The Premier has commended Australian Regional Media for their month-long campaign against domestic violence.
The Premier has commended Australian Regional Media for their month-long campaign against domestic violence. Kevin Farmer

Premier rules nothing out in domestic violence action

PREMIER Annastacia Palaszczuk is refusing to rule in or rule out any of the 140 recommendations put forward by a special state taskforce on domestic violence.

The shameful epidemic has claimed at least 30 Australian lives this year.

Ms Palaszczuk yesterday commended Australian Regional Media on its month-long Terror at Home campaign, which has run across our stable of Queensland and New South Wales papers since March 14.

The campaign included a petition, signed by more than 2000 people, calling for specialist domestic and family violence courts and government-led respectful relationship programs in schools.

>>SIGN THE PETITION TO HELP END DOMESTIC VIOLENCE HERE

Ms Palaszczuk's support for the campaign follows backing from former governor-general and taskforce chief Quentin Bryce, Australian of the Year Rosie Batty and retired footballers, including Steve Renouf and Wally Lewis.

"I applaud ARM for their recent campaign to highlight issues surrounding domestic violence," the Premier said.

While Ms Palaszczuk would not put a timeframe on the rollout of the recommendations from the taskforce, she said they would all be examined.

"The recommendations reach across different areas, like legislative change, social support, community education and justice system reform. Each recommendation has its own merits and we have given a commitment to consider all 140 recommendations. Nothing is ruled in or ruled out."

The State Government has made two significant decisions since our Terror At Home campaign began.

The first, on March 18, was forming the Communities, Disability Services and Domestic and Family Violence Prevention Committee, which will advise Minister for Women, Shannon Fentiman, on relevant domestic and family violence legislation before it is considered by Parliament.

On April 1, the government revealed nine welfare groups would share $17 million over three years to provide support for family violence victims.

TERROR AT HOME CAMPAIGN TIMELINE

February 28

Not Now, Not Ever report is handed to Premier Annastacia Palaszczuk by the Queensland Special Taskforce on Domestic and Family Violence, headed up by former governor-general Quentin Bryce.

March 5

During the New South Wales election campaign, the NSW Liberal party promises 24 new domestic violence experts in the police force and a Domestic Violence Offenders' Register.

March 6

Queensland Attorney-General Yvette D'Ath says the state is not closed to any ideas, but would work through recommendations from its own domestic violence taskforce.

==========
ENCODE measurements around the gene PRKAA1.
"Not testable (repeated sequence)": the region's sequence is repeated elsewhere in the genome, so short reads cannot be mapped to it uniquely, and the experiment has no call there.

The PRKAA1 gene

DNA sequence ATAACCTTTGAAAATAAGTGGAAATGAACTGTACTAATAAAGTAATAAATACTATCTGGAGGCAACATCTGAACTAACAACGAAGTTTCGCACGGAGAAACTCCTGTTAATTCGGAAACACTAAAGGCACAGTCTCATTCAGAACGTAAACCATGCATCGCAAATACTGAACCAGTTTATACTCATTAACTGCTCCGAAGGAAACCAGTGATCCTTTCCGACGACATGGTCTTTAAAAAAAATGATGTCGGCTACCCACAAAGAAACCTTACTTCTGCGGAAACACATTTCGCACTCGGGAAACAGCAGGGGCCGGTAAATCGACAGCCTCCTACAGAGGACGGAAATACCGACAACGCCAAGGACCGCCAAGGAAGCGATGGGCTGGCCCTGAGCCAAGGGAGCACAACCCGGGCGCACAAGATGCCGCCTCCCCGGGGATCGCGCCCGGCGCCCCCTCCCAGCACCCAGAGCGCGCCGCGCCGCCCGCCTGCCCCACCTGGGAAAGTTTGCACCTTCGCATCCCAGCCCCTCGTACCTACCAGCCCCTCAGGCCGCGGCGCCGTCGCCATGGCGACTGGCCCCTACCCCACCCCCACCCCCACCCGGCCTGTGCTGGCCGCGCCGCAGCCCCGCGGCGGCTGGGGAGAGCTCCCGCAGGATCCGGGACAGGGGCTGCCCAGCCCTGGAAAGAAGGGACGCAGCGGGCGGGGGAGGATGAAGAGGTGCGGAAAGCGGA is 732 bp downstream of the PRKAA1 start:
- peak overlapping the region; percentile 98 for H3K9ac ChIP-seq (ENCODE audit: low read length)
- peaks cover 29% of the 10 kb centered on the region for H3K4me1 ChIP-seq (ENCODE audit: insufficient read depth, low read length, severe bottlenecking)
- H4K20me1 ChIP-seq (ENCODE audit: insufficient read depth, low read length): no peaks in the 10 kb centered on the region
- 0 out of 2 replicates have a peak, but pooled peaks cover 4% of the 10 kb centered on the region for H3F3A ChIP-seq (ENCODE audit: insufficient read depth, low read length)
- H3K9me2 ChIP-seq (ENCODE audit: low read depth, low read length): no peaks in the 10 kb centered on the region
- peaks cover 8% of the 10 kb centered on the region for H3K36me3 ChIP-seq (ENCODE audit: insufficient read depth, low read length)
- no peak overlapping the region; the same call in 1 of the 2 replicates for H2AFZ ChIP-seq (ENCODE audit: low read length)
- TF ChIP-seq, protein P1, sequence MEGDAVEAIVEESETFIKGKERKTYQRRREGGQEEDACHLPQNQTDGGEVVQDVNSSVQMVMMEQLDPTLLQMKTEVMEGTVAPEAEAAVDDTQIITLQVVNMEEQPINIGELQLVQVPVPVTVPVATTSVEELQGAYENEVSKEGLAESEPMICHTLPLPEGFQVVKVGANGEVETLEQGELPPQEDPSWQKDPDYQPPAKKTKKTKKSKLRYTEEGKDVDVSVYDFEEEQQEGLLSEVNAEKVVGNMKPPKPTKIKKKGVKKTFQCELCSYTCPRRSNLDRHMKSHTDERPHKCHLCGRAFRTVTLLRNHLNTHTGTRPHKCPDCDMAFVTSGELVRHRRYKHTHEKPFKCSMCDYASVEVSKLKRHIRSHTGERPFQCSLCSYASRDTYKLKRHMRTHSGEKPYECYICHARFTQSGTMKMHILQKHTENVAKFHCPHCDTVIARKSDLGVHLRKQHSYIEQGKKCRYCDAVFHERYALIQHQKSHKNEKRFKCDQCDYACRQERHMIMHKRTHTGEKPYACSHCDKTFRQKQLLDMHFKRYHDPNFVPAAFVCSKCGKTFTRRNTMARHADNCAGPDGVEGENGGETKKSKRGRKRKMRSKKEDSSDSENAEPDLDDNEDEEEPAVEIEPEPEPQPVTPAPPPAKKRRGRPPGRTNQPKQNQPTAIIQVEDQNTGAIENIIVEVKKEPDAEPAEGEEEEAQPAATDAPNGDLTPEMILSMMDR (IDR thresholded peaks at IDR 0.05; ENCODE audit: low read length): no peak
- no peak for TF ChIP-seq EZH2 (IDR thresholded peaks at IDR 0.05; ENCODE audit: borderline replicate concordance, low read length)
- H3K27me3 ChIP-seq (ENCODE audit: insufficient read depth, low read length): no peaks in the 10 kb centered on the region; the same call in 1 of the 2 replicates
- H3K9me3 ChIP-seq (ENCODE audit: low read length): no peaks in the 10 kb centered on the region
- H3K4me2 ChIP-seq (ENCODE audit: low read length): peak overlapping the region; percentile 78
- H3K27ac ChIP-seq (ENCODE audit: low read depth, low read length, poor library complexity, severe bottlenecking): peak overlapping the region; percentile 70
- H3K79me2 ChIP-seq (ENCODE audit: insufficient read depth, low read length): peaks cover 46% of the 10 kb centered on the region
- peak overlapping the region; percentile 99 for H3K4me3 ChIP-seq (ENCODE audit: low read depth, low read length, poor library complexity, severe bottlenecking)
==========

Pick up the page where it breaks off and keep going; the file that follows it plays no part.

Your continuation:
March 14

APN's Australian Regional Media launches its Terror At Home campaign, supported by Australian of the Year Rosie Batty and retired rugby league star Steve Renouf.

March 18

Queensland Premier Annastacia Palaszczuk tells APN Newsdesk exclusively she will form a committee to oversee domestic and family violence legislation. Ms Palaszczuk said the Communities, Disability Services and Domestic and Family Violence Prevention Committee would advise Women's Minister Shannon Fentiman and Disability Services Minister Coralee O'Rourke on the legislation that needed to be introduced into parliament.

March 18

The ACT Victims of Crime commissioner John Hinchey argues for significant changes to the way local authorities and support services respond to domestic violence. He warns domestic and sexual violence needs to be treated differently to other types of assault because it carries a higher risk.

March 19

A Senate inquiry into domestic violence says the Abbott Government should restore $583m funding it cut from domestic violence services. There is also uncertainty over 39 domestic violence services whose federal money runs out on June 30.

March 23

$115 million in funding restored to the National Partnership Agreement on Homelessness. The money goes to first-response services and long-term help for homeless people, much of which goes to helping domestic violence victims escape from violent relationships.

March 25

Amnesty International, the National Congress of Australia's First Peoples, Reconciliation Australia and the Law Council signed a letter to the Attorney-General urging the Abbott Government to rectify $6 million cut to community legal centres, part of which is used for legal advice for domestic violence.

March 31

Following Queensland law symposium, lawyers urge Attorney-General Yvette D'Ath to ensure greater protection for those suffering from domestic violence.

April 1

NSW Government MP Pru Goward is appointed Australia's first Minister for the Prevention of Domestic Violence and Sexual Assault.

April 1

Queensland Government announces families affected by domestic and family violence in North Queensland, Ipswich region, Redlands, Brisbane, Sunshine Coast, Redcliffe, Pine Rivers and Toowoomba will share in an extra $17 million over the next three years under funding approved by the Department of Communities - part of funding worth $49 million over five years. Women and Families Minister Shannon Fentiman says the government is considering Not Now, Not Ever report recommendations.

April 3

National anti-domestic violence group Our Watch gives $250,000 to four sports organisations prepared to take action against Australia's family violence epidemic through the Federal Government's Sports Grants Bank program.



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